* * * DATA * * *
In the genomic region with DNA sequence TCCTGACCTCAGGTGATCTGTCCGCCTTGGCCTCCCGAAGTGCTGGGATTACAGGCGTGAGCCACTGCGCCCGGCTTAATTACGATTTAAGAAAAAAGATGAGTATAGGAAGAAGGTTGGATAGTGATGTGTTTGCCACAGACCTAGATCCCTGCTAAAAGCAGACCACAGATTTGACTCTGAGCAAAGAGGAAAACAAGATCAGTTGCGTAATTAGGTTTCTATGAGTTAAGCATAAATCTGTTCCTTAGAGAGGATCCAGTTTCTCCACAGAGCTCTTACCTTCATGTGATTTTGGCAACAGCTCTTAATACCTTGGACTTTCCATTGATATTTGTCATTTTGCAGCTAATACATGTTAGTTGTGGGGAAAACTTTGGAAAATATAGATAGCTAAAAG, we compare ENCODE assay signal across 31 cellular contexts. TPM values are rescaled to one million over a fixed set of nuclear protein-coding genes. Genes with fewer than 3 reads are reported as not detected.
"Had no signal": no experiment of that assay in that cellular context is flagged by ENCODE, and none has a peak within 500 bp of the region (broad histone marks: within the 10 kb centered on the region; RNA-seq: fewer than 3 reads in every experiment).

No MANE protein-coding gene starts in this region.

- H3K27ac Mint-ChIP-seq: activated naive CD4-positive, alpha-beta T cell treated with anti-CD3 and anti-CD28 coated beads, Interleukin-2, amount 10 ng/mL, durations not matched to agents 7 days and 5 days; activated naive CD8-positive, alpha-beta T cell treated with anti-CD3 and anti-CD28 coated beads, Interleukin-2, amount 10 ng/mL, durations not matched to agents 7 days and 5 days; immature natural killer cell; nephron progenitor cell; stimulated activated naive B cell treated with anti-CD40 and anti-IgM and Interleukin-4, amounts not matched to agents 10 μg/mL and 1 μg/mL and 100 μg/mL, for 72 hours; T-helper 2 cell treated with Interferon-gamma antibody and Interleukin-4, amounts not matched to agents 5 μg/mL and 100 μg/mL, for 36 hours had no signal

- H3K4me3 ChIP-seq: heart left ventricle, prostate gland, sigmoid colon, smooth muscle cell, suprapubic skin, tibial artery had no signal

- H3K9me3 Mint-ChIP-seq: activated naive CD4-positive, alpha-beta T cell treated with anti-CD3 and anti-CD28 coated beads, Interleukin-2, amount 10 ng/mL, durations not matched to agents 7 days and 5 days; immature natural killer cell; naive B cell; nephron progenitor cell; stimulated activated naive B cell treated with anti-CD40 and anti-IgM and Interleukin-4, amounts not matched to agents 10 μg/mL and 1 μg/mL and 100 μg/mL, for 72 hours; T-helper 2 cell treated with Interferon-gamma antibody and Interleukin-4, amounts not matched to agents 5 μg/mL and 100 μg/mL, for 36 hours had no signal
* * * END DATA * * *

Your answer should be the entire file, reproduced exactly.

In the genomic region with DNA sequence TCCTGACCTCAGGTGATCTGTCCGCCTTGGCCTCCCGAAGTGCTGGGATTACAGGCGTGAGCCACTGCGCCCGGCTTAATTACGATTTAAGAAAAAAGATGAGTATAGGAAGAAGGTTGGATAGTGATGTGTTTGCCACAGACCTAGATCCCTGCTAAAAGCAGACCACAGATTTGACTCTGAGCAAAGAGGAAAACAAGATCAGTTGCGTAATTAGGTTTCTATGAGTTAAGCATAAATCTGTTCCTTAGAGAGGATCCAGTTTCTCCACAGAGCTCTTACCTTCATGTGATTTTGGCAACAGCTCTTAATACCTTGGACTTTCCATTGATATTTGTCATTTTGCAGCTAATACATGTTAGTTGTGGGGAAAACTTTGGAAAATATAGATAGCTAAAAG, we compare ENCODE assay signal across 31 cellular contexts. TPM values are rescaled to one million over a fixed set of nuclear protein-coding genes. Genes with fewer than 3 reads are reported as not detected.
"Had no signal": no experiment of that assay in that cellular context is flagged by ENCODE, and none has a peak within 500 bp of the region (broad histone marks: within the 10 kb centered on the region; RNA-seq: fewer than 3 reads in every experiment).

No MANE protein-coding gene starts in this region.

- H3K27ac Mint-ChIP-seq: activated naive CD4-positive, alpha-beta T cell treated with anti-CD3 and anti-CD28 coated beads, Interleukin-2, amount 10 ng/mL, durations not matched to agents 7 days and 5 days; activated naive CD8-positive, alpha-beta T cell treated with anti-CD3 and anti-CD28 coated beads, Interleukin-2, amount 10 ng/mL, durations not matched to agents 7 days and 5 days; immature natural killer cell; nephron progenitor cell; stimulated activated naive B cell treated with anti-CD40 and anti-IgM and Interleukin-4, amounts not matched to agents 10 μg/mL and 1 μg/mL and 100 μg/mL, for 72 hours; T-helper 2 cell treated with Interferon-gamma antibody and Interleukin-4, amounts not matched to agents 5 μg/mL and 100 μg/mL, for 36 hours had no signal

- H3K4me3 ChIP-seq: heart left ventricle, prostate gland, sigmoid colon, smooth muscle cell, suprapubic skin, tibial artery had no signal

- H3K9me3 Mint-ChIP-seq: activated naive CD4-positive, alpha-beta T cell treated with anti-CD3 and anti-CD28 coated beads, Interleukin-2, amount 10 ng/mL, durations not matched to agents 7 days and 5 days; immature natural killer cell; naive B cell; nephron progenitor cell; stimulated activated naive B cell treated with anti-CD40 and anti-IgM and Interleukin-4, amounts not matched to agents 10 μg/mL and 1 μg/mL and 100 μg/mL, for 72 hours; T-helper 2 cell treated with Interferon-gamma antibody and Interleukin-4, amounts not matched to agents 5 μg/mL and 100 μg/mL, for 36 hours had no signal